Step 6: We’re going to sew the bag together using a french seam which will cleverly conceal the raw edges of the fabric! Take both pieces of fabric and place them together, wrong sides touching. Double check that the coloured stripes match up front and back and then pin the two layers in place along the bottom edge.
Sew together along the bottom edge using a 5mm seam allowance. Press the stitching with a hot, steamy iron and then open the two pieces of fabric out again and press the seam, with the seam allowance towards the back of the bag. Now place the right sides of the fabric together and press the seam once more before sewing with a 1cm seam allowance.
When you open out the fabric the raw edges should be concealed within the two rows of stitching! Repeat this process for both side seams, keeping the bottom seam allowance pressed towards the back of the bag. When you reach the right hand edge, leave a gap of 4 cm between the beginning of the seam and the top of the fabric as this is where we’ll be inserting the draw string.
Step 7: Fold over the fabric at the top of the bag by 1 cm and press, then fold by another 1 cm and press again. Fold your cotton tape in half horizontally and press so that it is half the width. Now work your way around the top of the bag, tucking the tape into the fold you’ve just made and pinning the tape and fabric in place. When you reach the opening at the side of the bag, trim the folded seam allowance away if you need to in order to fold the fabric back on itself to create a neat finish.
Now carefully sew the folded edge down all the way along the top of the bag using an open zig zag stitch. You want to catch both the main part of the bag and the folded edge with your stitches but take care not to pierce the cotton tape with the machine needle!
Step 8: Your drawstring bag is now complete! You can finish the ends of the cotton tape by folding them over twice and stitching back and forth across the fold a couple of times, then you’re ready to go! Tie the ends of the cotton tape in a bow to hang the bag from your child’s peg – it will be just the right height for them to grab their plimsoles and show the apparatus who’s boss!
Monday, March 9, 2015
Good morning crafters! Are you familiar with the beautiful Laura Ashley blog? It's full of brilliant DIY project ideas and interior design inspiration - all in Laura Ashley's signature English country garden style! I'm excited to have been featured as a guest blogger, sharing my tutorial for a super simple personalised gym bag, perfect for little ones to carry their P.E kit to school in!
I'll be sharing the tutorial here later in the week but in the mean time, hop over to the Laura Ashley blog and let me know what you think!
Friday, February 27, 2015
Last weekend Unravel, a festival of knitting, descended on Farnham Maltings so Orla and I put on our best knitted booties (or at least one of us did) and headed down to check it out! The Maltings is such a great exhibition space and I loved Thread, the festival of textiles, back in September of last year and was excited to see what this knit fest would offer! I really enjoyed checking out all of the stalls and discovering some great new suppliers and makers!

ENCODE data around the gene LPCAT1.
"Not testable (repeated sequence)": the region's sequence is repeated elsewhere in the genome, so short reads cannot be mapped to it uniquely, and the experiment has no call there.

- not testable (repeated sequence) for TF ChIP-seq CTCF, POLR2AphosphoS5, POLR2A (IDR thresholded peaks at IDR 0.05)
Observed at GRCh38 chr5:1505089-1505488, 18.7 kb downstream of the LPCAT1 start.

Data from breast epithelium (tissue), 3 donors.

Louise Walker of Sincerely Louise designs the most amazing knitted taxidermy and her brilliant tiger skin rug immediately caught my eye. It was great to chat to her briefly and hear a bit more about her products. Her tiger rug sample was knitted using super luxurious Wool and the Gang yarn and felt so sumptuous and plush! The pattern is included in her new book Faux Taxidermy Knits and I am so desperate to make one for Orla's room - I'm even thinking it could be the project which finally gives me the shove towards dying my own yarn? I think I'll ruminate on that one a bit more but in the meantime I'm seriously considering one of her Fox head knit kits. She kindly showed me one and it's so well designed - the kit comes with all the yarn you need plus the stuffing as well as the wooden mount you attach the finished animal to. Some of her animal heads were on display and were seriously brilliant - the shape of each animals head, whether it's a moose or a badger is spot on!
I loved Susan Crawford's first book, A Stitch In Time so it was great to see some samples from her second book, A Stitch In Time Volume 2! Seeing the garments up close really re-ignited my love for Shetland yarn and 1940's silhouettes! Susan has actually brought out her own range of yarn, in collaboration with John Arbon, with a colour palette especially designed for vintage style knits! You can shop the yarns as well as both books through Susan's website here.
Speaking of John Arbon Textiles, I scooped up this sunny yellow skein of DK wool from a remnants bin for about £2.20. You can't see all of it hear but it's a good sized hank and is super bright and gorgeously soft. I think it might just be destined to become a yellow bobble hat for Orla!
I picked up a few more cheeky balls of yarn for another upcoming project which I'm looking forward to talking more about soon! In the meantime here's a few more pics from my visit! See you next year Unravel! :)